Tag Archives: fashion

Today in Rip Payne

11 Jul

by Emma Earnst

On this day in 1970, Rip Payne photographed the Weakly wedding.  The happy pair was smart and opted for an indoor wedding, to which Rip agreed.  As I remarked yesterday, it seems Rip was not a fan of the July heat, and 1970 is no exception to this.  We only have two other documented cases of him venturing out—one of which was another wedding, and the other being a photo shoot with the “Tupperware Girls” (just you wait!).  At least Rip has his priorities straight.

Here’s a couple quick highlights on these:

  1. Bursts of color: Yellow and green? You have my heart dear Weakly.  Having just returned from my own honeymoon in Jamaica, I’ve been going through withdrawal of many things: relaxation time, beach, and waves, among other things.  I was slightly prepared for these things, though.  Being a beach bum at heart, I know that adjusting back to life in the mountains can be hard after any time near surf and sand. The thing that has shocked me the most was the complete difference in COLOR between Jamaica and Virginia.  I’m talking bright blue ocean and pure white sand, brilliant flora in golden yellows, burstingly bright corals and reds, and the most purely green foliage.  And then we come back to a scorched earth and a few variations on red-brown in the Jeffersonian architecture of Charlottesville.  Blech!  So, Weakly and Payne, thank you for bringing color back to me, if only in pictures!
  2. Oftentimes in these, the brides look, well, a little terrified (at least pre-ceremony).  Understandable.  Our Weakly bride, though, looks positively radiant.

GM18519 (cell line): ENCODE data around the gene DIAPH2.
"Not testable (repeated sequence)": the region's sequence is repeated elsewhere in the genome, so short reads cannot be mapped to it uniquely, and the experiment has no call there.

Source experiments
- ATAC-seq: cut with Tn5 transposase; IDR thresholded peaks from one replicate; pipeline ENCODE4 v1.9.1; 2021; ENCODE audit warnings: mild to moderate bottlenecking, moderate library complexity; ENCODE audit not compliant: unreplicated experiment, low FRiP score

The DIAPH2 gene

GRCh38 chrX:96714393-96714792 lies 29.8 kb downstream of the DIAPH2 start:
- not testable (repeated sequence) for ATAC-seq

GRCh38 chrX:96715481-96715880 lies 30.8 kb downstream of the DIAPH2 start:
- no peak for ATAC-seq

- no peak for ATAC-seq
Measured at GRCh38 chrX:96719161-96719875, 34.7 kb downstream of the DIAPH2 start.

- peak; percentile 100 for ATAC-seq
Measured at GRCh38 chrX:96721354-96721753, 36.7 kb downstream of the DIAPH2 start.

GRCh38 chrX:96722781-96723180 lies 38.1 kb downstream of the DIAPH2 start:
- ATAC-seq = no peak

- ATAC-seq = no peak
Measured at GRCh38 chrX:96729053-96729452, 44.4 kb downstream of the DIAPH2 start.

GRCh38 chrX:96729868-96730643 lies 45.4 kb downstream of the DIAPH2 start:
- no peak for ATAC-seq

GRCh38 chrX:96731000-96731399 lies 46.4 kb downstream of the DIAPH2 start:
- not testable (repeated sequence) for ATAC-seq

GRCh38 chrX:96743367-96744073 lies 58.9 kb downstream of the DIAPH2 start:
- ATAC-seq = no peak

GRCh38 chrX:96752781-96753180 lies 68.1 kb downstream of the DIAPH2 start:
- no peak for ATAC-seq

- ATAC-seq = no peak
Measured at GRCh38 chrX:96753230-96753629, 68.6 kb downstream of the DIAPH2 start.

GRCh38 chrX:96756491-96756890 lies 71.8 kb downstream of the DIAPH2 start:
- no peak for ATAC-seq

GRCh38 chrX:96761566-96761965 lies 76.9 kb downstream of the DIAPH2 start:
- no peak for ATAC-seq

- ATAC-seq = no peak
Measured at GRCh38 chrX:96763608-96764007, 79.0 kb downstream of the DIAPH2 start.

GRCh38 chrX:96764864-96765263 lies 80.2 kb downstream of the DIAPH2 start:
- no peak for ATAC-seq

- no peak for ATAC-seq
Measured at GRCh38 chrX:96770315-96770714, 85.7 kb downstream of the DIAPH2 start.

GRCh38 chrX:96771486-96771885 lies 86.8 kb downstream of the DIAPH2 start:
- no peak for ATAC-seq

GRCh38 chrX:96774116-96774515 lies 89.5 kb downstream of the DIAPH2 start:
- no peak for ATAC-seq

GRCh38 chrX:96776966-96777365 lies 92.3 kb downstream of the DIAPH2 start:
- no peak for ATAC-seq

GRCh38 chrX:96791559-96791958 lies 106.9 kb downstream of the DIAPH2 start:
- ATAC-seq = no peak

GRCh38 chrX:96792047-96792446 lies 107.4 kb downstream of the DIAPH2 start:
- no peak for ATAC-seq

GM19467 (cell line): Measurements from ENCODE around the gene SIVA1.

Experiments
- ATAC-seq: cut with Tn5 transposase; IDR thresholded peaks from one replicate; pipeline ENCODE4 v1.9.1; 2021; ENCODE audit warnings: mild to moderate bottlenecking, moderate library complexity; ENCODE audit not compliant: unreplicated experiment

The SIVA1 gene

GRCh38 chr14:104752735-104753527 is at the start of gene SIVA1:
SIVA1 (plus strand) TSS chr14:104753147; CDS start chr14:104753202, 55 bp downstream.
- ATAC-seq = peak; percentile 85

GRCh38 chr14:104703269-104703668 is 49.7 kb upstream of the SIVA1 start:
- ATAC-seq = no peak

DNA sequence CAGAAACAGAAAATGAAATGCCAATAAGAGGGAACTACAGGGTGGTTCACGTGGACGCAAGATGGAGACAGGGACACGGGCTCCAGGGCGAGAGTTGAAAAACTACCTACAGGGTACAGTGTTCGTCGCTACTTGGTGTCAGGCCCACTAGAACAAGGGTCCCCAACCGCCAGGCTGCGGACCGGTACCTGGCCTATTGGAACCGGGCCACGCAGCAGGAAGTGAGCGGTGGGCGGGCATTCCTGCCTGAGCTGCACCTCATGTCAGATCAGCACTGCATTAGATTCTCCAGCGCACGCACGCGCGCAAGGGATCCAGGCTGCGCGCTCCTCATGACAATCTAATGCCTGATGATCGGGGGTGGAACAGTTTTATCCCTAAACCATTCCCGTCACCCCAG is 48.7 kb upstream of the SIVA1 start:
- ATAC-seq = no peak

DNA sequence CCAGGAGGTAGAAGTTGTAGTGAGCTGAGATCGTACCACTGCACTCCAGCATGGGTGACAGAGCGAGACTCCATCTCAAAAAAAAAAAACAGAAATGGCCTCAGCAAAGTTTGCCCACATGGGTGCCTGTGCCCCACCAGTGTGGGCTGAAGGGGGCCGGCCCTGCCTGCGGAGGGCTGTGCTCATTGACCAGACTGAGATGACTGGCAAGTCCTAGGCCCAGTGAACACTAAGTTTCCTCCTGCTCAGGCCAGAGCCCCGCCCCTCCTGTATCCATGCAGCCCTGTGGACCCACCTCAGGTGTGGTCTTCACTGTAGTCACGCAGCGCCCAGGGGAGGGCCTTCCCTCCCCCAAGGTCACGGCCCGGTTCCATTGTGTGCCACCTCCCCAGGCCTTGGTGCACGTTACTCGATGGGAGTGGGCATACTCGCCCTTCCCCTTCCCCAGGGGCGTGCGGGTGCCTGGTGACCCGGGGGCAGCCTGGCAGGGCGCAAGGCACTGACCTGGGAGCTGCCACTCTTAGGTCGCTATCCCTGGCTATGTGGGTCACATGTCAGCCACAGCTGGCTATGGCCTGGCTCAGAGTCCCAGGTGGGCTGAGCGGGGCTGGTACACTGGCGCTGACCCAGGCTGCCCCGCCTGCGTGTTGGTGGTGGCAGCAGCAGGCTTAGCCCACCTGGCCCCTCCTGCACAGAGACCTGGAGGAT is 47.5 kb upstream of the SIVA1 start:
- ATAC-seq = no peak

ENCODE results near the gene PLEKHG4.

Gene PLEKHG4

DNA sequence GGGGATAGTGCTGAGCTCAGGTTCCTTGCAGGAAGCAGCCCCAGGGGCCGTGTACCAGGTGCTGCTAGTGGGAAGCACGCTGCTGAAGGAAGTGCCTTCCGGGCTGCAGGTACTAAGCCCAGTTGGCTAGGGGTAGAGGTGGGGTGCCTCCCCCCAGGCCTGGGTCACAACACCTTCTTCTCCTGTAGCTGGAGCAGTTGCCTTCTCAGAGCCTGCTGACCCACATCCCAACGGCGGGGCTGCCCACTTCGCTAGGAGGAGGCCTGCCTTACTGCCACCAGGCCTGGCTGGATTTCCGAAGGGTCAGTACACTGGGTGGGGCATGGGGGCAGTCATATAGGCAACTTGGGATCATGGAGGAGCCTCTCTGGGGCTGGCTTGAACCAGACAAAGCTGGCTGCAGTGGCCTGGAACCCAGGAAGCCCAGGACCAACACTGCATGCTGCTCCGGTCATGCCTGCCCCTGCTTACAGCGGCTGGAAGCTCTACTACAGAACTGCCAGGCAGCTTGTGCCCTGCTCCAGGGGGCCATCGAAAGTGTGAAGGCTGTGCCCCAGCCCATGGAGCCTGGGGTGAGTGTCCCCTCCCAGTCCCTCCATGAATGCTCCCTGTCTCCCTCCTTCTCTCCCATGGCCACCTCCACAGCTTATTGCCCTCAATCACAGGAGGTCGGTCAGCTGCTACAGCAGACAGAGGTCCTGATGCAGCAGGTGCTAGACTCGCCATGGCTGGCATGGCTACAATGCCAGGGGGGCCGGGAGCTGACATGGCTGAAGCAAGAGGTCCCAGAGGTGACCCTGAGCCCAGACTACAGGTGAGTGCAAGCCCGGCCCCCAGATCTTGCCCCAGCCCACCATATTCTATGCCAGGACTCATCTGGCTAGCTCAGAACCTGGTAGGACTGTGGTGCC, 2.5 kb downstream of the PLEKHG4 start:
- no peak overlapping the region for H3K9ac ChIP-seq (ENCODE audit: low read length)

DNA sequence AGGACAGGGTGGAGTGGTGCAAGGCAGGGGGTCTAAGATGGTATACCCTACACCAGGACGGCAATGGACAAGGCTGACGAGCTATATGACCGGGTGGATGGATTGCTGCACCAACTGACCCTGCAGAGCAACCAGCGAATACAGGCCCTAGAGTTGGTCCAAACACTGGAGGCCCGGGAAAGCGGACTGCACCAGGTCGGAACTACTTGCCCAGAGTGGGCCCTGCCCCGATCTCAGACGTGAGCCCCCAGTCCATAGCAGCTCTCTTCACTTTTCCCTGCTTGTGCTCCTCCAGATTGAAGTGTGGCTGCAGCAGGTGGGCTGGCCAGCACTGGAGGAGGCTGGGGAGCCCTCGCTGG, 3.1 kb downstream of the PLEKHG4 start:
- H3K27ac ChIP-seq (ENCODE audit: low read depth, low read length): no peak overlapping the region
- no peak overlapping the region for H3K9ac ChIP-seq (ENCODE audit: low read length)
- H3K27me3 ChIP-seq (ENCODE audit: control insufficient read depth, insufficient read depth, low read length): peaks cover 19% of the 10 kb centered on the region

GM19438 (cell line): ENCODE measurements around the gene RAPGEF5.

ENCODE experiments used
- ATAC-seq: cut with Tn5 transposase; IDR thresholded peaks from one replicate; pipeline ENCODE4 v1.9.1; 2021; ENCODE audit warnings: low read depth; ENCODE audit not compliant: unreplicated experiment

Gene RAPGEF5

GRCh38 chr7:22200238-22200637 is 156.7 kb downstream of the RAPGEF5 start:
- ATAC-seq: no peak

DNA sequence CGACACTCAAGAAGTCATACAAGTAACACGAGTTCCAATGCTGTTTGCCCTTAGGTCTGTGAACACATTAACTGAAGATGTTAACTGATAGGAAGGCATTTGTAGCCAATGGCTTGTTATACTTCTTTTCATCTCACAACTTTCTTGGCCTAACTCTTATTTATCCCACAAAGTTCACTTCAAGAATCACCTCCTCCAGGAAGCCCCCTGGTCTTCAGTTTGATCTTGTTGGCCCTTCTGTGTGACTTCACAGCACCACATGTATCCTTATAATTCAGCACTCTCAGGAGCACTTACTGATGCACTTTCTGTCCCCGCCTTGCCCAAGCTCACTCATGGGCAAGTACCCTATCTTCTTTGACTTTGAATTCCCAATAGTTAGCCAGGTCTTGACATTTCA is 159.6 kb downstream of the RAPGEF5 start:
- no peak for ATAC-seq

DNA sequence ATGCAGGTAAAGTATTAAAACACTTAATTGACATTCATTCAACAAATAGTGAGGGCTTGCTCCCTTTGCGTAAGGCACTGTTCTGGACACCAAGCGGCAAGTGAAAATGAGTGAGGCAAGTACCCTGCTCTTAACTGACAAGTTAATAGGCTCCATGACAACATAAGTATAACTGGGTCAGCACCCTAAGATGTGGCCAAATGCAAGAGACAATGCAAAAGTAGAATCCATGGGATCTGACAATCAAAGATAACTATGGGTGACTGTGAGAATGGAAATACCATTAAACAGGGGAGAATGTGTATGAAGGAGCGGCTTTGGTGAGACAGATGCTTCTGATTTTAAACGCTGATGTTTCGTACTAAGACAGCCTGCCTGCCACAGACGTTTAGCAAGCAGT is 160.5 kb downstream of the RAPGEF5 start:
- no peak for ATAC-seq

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Today in Rip Payne

10 Jul

by Emma Earnst

 

Today’s Rip Payne comes from an unknown date in July 1967, and depicts Old Fashion Day at what was a relatively new Barracks Road Shopping Center.

Bunny trail time: Something tells me our friend Rip wasn’t a fan of the July heat.  To date, the distribution of pictures per month falls heavily on spring (March to May) and fall (September to November).  Admittedly, the cool breezes and beautiful colors of those seasons seem far more attractive than the scorched earth and overheated public of summer—especially to someone whose life work is to capture beauty.  Nonetheless, I’m happy to report that summer is doing far better than winter.  In terms of number of Rip Payne photographs.  Because, as you know, that’s what really matters.

Anyways, one of the (few) reasons Rip ventured out in the heat in July 1967 (so far I only have one other photo series from this month and year) was to shoot a group of individuals who dressed up in old-fashioned garb and shopped.  Well, rather, they dressed up so that others would shop.  That’s right—for at least two years in a row, a group of Barracks Road employees put on the longest dresses and warmest wool suits they find and paraded around in the dreaded heat, all in the name of sales.  Needless to say, this event didn’t last through to the present.  Hmm, I wonder why?

P.S. Can you guess which character is my favorite?

 

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Answer: Duh, its the woman with awesome specs smoking a pipe.

Today in Rip Payne

9 Jul

by Emma Earnst

 

Today in 1955, Rip Payne spent his day as he so often did, photographing a wedding.  To be precise, this was the Duval wedding, which took place at the University Chapel.

Having spent more time in another local Gothic-style church, I find myself constantly wanting to proclaim that Rip was wrong in his identifications of the Chapel vs. Christ Episcopal Church (these are probably the two most popular wedding venues during this time, at least judging from these RP photos), and (almost!) always being wrong.  Consider the following images of the interiors of these two churches:

University Chapel

Christ Episcopal Church

Looking at Rip’s black and white negatives, I admit, at first glance I often mistake one for the other.  Luckily, the stained glass behind the altars differs greatly and provides a good identifier.

Anyhow, Rip Payne spent his day in University Chapel  (note the stained glass) on this day in 1955, celebrating yet another happy Charlottesville nuptial:

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Today in Rip Payne

30 May

by Emma Earnst